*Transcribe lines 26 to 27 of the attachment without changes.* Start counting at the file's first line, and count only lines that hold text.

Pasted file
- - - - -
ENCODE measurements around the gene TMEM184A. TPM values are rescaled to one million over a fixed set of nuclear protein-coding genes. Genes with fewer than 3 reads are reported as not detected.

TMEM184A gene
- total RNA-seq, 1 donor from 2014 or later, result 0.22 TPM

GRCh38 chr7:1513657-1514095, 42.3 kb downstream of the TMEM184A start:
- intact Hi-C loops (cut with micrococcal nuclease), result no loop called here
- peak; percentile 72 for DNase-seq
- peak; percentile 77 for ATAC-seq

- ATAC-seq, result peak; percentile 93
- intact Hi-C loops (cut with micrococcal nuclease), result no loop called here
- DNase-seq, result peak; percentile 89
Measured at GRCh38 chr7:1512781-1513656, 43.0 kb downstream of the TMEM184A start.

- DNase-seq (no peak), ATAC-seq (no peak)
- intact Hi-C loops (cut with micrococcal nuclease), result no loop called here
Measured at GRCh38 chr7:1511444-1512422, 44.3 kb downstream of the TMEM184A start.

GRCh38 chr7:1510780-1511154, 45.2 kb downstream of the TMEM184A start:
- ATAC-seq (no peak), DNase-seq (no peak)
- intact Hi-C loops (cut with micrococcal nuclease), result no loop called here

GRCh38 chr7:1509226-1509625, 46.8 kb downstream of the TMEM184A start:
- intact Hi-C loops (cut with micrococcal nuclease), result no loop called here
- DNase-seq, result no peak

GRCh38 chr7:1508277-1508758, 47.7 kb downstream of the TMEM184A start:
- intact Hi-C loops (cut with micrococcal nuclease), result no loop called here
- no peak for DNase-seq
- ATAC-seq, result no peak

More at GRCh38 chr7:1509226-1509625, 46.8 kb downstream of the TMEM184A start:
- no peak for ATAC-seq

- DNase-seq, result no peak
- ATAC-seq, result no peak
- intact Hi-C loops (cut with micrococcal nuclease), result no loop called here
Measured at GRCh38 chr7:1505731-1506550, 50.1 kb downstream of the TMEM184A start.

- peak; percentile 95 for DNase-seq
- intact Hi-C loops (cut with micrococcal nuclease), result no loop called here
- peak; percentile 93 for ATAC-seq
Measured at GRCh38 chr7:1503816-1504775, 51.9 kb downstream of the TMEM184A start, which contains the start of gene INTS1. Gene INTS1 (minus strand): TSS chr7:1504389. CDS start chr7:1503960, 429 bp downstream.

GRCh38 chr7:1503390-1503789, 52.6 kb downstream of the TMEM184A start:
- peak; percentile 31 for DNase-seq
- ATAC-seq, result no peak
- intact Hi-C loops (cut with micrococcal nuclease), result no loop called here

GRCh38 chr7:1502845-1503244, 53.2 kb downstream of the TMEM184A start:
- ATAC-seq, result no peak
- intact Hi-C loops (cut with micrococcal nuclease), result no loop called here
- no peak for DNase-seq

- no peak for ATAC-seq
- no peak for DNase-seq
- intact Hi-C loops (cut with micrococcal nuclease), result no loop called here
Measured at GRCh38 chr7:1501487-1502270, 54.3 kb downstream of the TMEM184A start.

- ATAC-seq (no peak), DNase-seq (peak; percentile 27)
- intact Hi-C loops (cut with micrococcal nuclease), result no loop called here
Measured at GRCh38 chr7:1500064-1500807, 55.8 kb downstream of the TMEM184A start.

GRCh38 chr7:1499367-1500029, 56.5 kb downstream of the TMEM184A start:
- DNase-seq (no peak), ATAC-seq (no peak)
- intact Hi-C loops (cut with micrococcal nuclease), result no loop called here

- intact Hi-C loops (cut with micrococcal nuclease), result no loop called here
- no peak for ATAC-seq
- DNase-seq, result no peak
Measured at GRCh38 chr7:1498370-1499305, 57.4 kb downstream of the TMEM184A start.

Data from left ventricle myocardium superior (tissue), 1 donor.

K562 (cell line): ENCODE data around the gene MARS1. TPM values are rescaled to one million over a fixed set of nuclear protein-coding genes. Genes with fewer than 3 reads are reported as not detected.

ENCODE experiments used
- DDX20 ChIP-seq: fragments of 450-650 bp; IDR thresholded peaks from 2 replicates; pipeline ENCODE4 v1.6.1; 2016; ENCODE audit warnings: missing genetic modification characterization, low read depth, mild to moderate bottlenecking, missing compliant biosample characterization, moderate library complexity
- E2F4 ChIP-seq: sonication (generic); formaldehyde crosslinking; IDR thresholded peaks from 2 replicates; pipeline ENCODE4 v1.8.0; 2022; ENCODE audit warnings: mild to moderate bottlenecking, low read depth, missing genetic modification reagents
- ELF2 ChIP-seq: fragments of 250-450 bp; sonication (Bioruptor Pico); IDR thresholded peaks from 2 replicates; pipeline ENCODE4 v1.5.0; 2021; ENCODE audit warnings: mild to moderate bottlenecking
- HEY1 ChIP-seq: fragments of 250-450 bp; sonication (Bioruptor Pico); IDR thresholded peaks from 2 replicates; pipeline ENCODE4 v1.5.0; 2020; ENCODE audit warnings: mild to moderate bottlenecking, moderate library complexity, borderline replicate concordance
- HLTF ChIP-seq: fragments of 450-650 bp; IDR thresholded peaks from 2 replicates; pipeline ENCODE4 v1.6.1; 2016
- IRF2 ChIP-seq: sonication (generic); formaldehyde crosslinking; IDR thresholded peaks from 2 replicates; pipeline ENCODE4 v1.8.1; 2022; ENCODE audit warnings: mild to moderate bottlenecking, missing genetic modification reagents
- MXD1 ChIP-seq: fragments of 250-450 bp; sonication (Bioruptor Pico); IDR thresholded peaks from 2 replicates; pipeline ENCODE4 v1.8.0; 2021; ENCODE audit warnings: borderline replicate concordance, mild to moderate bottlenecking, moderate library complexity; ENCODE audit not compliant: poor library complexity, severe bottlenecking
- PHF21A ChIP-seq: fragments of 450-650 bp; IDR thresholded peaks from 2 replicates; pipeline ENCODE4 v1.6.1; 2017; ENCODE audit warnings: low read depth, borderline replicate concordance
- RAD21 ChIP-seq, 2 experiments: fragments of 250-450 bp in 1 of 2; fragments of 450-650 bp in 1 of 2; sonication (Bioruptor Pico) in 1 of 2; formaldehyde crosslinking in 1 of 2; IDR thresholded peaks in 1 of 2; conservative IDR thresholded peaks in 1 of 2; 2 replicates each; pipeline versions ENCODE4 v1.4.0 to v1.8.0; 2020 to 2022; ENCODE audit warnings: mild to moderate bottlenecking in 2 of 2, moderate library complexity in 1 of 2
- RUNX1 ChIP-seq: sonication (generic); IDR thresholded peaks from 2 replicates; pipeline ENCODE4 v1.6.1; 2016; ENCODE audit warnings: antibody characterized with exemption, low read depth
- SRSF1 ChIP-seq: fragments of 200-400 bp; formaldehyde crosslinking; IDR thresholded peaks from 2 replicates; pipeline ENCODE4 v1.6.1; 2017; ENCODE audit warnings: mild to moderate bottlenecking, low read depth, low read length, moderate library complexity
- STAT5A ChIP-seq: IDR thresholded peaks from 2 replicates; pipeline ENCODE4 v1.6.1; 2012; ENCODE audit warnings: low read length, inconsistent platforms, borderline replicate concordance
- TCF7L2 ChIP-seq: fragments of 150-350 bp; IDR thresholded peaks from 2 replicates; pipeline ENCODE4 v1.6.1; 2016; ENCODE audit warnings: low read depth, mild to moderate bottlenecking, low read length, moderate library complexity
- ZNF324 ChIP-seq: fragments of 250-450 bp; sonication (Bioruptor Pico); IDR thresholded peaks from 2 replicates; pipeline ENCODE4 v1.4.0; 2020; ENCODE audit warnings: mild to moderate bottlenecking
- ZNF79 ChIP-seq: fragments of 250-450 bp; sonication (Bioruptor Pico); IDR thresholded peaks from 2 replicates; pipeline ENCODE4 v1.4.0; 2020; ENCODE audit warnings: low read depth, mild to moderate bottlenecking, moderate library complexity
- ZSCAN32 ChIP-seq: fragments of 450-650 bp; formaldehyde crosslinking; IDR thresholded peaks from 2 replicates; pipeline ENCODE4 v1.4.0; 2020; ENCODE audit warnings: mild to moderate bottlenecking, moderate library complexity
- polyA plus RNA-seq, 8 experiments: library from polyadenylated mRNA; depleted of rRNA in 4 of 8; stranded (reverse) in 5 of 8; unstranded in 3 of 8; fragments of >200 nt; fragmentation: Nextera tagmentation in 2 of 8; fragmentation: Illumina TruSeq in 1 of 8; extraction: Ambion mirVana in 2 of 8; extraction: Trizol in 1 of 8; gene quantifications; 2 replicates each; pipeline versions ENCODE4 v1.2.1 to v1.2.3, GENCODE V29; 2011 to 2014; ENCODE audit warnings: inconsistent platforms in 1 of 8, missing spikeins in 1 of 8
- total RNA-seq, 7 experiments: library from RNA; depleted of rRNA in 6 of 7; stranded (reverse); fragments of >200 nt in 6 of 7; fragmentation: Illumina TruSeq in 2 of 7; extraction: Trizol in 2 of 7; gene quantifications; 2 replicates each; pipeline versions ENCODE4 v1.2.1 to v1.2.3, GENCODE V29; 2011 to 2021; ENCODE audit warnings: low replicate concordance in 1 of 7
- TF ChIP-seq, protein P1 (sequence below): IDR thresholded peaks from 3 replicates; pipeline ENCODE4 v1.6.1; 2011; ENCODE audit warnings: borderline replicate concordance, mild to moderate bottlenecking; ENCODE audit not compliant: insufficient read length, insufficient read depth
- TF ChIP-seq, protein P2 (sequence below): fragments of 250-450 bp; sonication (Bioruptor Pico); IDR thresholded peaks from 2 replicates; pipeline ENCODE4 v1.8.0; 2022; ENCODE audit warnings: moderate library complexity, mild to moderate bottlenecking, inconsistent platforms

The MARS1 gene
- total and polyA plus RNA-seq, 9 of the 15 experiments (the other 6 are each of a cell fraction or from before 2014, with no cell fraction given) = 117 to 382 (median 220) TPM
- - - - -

- no peak for ATAC-seq

- DNase-seq, result no peak